Carmona Parador

Carmona Parador


Settled in we head down into Carmona to grab some tapas for dinner. Where we do go has a few interesting looking things so we order. They come out as big serves, and the bill is huge too, so I think we have been taken advantage of and given full sized serves. Make sure you specify raciones (tapas size), or medias (half normal serves) if you just want a small amount. Not happy, we go somewhere else for desert but end up getting the sweetest concoctions possible. Too much!
The next morning we have to be up and away. As usual it does not really happen. But we are heading off to Sevilla at a not bad hour. Our main focus for today is the Alcazar, the seat of the Moors when they ruled. And it is very impressive – but it has been added onto many times over the years by all sorts of rulers as they turned up and wanted to put their own spin on things. Today it remains the official seat of the Spanish Royal Family in Sevilla.
The Mounting Yard

The Mounting Yard


There are some great room and halls with typical Moorish tiles wood and intricate plasterwork. The pool in the patio of the Maidens was great. The Hall of the Ambassador’s was incredibly detailed.
Hall of the Ambassadors

Hall of the Ambassadors

Patio of the Maidens

Patio of the Maidens

As is always the case, the victor made use of the palaces of the defeated. The Spanish added on, their highlights include the council chamber and particularly the ceiling in the council room (where all the loot from the Americas got divvied up) and the tapestries in the Chambers of Carlos V.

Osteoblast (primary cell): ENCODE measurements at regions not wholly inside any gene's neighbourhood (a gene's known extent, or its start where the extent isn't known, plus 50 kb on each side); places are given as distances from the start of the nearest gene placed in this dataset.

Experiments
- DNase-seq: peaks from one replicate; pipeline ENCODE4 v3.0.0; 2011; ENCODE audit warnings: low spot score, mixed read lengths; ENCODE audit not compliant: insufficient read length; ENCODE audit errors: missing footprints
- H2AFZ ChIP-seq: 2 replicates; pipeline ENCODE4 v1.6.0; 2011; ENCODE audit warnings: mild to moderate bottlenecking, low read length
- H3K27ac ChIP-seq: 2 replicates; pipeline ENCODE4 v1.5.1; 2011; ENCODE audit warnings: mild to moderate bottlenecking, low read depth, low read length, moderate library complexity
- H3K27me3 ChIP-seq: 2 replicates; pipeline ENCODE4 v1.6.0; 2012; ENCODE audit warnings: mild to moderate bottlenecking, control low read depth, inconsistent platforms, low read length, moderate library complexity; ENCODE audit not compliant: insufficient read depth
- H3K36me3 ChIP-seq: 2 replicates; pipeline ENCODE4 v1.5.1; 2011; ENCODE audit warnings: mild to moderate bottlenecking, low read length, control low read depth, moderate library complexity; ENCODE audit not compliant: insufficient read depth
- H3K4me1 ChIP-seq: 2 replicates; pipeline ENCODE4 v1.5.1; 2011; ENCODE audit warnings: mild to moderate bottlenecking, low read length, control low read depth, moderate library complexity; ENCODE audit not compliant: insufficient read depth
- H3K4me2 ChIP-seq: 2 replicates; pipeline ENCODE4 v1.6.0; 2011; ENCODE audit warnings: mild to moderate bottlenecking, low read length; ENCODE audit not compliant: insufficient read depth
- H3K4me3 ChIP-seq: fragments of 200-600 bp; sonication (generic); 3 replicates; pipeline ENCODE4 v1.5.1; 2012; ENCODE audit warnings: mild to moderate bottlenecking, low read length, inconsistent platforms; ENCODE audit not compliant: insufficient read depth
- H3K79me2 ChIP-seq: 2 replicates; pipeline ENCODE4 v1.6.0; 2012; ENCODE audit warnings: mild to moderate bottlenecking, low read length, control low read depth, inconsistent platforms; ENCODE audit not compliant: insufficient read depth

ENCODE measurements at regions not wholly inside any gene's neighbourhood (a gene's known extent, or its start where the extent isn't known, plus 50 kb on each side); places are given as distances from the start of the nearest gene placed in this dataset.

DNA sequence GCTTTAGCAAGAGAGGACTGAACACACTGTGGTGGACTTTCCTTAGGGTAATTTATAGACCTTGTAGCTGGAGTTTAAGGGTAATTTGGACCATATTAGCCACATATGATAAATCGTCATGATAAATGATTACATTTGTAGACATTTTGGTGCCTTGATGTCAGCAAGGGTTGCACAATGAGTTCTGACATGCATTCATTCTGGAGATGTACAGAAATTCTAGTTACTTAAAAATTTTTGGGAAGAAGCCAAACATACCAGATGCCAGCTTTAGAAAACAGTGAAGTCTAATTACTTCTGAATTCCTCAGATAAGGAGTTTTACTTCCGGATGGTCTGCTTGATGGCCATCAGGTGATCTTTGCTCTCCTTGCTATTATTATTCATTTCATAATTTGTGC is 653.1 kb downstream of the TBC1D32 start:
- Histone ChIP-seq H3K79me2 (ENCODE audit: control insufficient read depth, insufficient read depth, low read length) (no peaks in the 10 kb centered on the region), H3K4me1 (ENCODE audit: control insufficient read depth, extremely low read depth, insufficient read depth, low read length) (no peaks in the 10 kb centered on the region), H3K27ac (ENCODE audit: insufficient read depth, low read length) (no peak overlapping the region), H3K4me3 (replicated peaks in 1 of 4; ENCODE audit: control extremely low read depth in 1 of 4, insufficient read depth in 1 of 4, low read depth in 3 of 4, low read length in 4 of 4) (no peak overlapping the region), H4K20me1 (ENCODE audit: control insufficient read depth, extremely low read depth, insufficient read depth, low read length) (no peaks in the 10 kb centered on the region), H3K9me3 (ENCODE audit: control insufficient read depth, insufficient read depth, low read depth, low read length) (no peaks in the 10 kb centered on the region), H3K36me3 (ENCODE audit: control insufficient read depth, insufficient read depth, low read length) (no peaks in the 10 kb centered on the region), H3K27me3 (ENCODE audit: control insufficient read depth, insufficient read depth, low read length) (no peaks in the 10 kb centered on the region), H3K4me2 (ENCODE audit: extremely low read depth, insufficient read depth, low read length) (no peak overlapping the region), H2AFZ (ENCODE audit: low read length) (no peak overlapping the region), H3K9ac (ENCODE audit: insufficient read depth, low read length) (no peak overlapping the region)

Tapestry

Tapestry


From the palace it is down stairs to see Donna Maria’s Bath, a grotto created when a Patio was filled in over a Moorish garden pool. Then the gardens which are a jumble of updates on updates, from the 16th through to the 20th centuries, almost like an attempt at a tour through the ages. It is very relaxing and soothing though.
maria's bath

maria's bath

In the Alcazar gardens

In the Alcazar gardens


Alcazar gardens

Alcazar gardens


We catch a tram to the end of the line (about 500m – they are adding more) and walk to the Plaza de Espana, a huge thing, a bit of a monstrosity from an exposition in the Moorish Revival style – but the important thing was that G recognised it straight away from Star Wars episode II.
Plaza De Espana

Plaza De Espana


Walked back to the car and got not so lost on the way out this time. Back to Carmona and into the Pool for an hour before we head down and stuff our faces for dinner. Roll back upstairs to bed.
Another great Parador

Another great Parador

Posted by lostagain 16:25 Archived in Spain